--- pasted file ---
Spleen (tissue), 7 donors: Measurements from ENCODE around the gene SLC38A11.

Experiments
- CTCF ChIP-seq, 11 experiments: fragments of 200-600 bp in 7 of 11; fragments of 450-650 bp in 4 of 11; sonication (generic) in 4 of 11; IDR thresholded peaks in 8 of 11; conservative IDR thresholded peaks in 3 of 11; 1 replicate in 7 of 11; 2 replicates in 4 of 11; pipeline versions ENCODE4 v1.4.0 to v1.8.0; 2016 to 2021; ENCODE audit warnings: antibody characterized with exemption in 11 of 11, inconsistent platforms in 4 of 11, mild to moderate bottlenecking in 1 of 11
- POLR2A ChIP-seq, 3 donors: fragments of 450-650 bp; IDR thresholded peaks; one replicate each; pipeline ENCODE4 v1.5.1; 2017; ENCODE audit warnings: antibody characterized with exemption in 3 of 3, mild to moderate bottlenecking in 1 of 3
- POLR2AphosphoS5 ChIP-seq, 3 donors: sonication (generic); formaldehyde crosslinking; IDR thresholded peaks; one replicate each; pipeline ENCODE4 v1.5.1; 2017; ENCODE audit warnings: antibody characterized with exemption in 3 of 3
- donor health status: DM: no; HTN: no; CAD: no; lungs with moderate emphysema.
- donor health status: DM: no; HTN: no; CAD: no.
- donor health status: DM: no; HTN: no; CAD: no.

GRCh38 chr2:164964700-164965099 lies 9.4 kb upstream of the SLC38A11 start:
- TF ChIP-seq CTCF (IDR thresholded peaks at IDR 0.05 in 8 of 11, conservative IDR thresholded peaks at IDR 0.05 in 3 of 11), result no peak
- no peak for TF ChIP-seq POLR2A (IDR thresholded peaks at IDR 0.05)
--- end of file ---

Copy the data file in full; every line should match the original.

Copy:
Spleen (tissue), 7 donors: Measurements from ENCODE around the gene SLC38A11.

Experiments
- CTCF ChIP-seq, 11 experiments: fragments of 200-600 bp in 7 of 11; fragments of 450-650 bp in 4 of 11; sonication (generic) in 4 of 11; IDR thresholded peaks in 8 of 11; conservative IDR thresholded peaks in 3 of 11; 1 replicate in 7 of 11; 2 replicates in 4 of 11; pipeline versions ENCODE4 v1.4.0 to v1.8.0; 2016 to 2021; ENCODE audit warnings: antibody characterized with exemption in 11 of 11, inconsistent platforms in 4 of 11, mild to moderate bottlenecking in 1 of 11
- POLR2A ChIP-seq, 3 donors: fragments of 450-650 bp; IDR thresholded peaks; one replicate each; pipeline ENCODE4 v1.5.1; 2017; ENCODE audit warnings: antibody characterized with exemption in 3 of 3, mild to moderate bottlenecking in 1 of 3
- POLR2AphosphoS5 ChIP-seq, 3 donors: sonication (generic); formaldehyde crosslinking; IDR thresholded peaks; one replicate each; pipeline ENCODE4 v1.5.1; 2017; ENCODE audit warnings: antibody characterized with exemption in 3 of 3
- donor health status: DM: no; HTN: no; CAD: no; lungs with moderate emphysema.
- donor health status: DM: no; HTN: no; CAD: no.
- donor health status: DM: no; HTN: no; CAD: no.

GRCh38 chr2:164964700-164965099 lies 9.4 kb upstream of the SLC38A11 start:
- TF ChIP-seq CTCF (IDR thresholded peaks at IDR 0.05 in 8 of 11, conservative IDR thresholded peaks at IDR 0.05 in 3 of 11), result no peak
- no peak for TF ChIP-seq POLR2A (IDR thresholded peaks at IDR 0.05)